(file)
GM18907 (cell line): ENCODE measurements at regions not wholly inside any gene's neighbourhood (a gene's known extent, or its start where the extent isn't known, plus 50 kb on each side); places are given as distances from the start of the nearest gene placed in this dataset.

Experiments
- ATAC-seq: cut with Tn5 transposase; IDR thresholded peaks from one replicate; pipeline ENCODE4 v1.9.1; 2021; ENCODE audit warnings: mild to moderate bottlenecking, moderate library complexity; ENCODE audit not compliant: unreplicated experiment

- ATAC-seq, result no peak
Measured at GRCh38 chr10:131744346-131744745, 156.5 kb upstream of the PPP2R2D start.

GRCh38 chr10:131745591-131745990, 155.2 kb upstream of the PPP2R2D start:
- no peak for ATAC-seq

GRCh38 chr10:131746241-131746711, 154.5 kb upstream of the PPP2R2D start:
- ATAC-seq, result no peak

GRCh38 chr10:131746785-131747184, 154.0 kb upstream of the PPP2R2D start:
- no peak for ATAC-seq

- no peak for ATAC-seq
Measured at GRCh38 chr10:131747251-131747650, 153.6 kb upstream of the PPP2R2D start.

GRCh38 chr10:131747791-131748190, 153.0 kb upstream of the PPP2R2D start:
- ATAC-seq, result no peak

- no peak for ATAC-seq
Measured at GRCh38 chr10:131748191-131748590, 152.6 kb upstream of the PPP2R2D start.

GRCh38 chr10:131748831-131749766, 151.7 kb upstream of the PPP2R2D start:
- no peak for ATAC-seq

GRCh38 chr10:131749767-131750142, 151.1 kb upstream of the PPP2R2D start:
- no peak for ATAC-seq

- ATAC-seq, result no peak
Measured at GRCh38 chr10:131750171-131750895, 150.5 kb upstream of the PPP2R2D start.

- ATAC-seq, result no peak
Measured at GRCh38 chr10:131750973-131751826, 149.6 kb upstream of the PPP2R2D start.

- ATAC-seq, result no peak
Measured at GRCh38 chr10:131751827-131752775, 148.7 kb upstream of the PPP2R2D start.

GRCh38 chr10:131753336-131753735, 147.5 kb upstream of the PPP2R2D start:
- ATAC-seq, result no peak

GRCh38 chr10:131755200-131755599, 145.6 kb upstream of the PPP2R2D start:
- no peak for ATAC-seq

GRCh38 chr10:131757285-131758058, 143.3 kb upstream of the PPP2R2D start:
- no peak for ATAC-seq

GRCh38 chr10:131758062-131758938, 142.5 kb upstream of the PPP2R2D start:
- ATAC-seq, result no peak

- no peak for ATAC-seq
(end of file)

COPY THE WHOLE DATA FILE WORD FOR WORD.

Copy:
GM18907 (cell line): ENCODE measurements at regions not wholly inside any gene's neighbourhood (a gene's known extent, or its start where the extent isn't known, plus 50 kb on each side); places are given as distances from the start of the nearest gene placed in this dataset.

Experiments
- ATAC-seq: cut with Tn5 transposase; IDR thresholded peaks from one replicate; pipeline ENCODE4 v1.9.1; 2021; ENCODE audit warnings: mild to moderate bottlenecking, moderate library complexity; ENCODE audit not compliant: unreplicated experiment

- ATAC-seq, result no peak
Measured at GRCh38 chr10:131744346-131744745, 156.5 kb upstream of the PPP2R2D start.

GRCh38 chr10:131745591-131745990, 155.2 kb upstream of the PPP2R2D start:
- no peak for ATAC-seq

GRCh38 chr10:131746241-131746711, 154.5 kb upstream of the PPP2R2D start:
- ATAC-seq, result no peak

GRCh38 chr10:131746785-131747184, 154.0 kb upstream of the PPP2R2D start:
- no peak for ATAC-seq

- no peak for ATAC-seq
Measured at GRCh38 chr10:131747251-131747650, 153.6 kb upstream of the PPP2R2D start.

GRCh38 chr10:131747791-131748190, 153.0 kb upstream of the PPP2R2D start:
- ATAC-seq, result no peak

- no peak for ATAC-seq
Measured at GRCh38 chr10:131748191-131748590, 152.6 kb upstream of the PPP2R2D start.

GRCh38 chr10:131748831-131749766, 151.7 kb upstream of the PPP2R2D start:
- no peak for ATAC-seq

GRCh38 chr10:131749767-131750142, 151.1 kb upstream of the PPP2R2D start:
- no peak for ATAC-seq

- ATAC-seq, result no peak
Measured at GRCh38 chr10:131750171-131750895, 150.5 kb upstream of the PPP2R2D start.

- ATAC-seq, result no peak
Measured at GRCh38 chr10:131750973-131751826, 149.6 kb upstream of the PPP2R2D start.

- ATAC-seq, result no peak
Measured at GRCh38 chr10:131751827-131752775, 148.7 kb upstream of the PPP2R2D start.

GRCh38 chr10:131753336-131753735, 147.5 kb upstream of the PPP2R2D start:
- ATAC-seq, result no peak

GRCh38 chr10:131755200-131755599, 145.6 kb upstream of the PPP2R2D start:
- no peak for ATAC-seq

GRCh38 chr10:131757285-131758058, 143.3 kb upstream of the PPP2R2D start:
- no peak for ATAC-seq

GRCh38 chr10:131758062-131758938, 142.5 kb upstream of the PPP2R2D start:
- ATAC-seq, result no peak

- no peak for ATAC-seq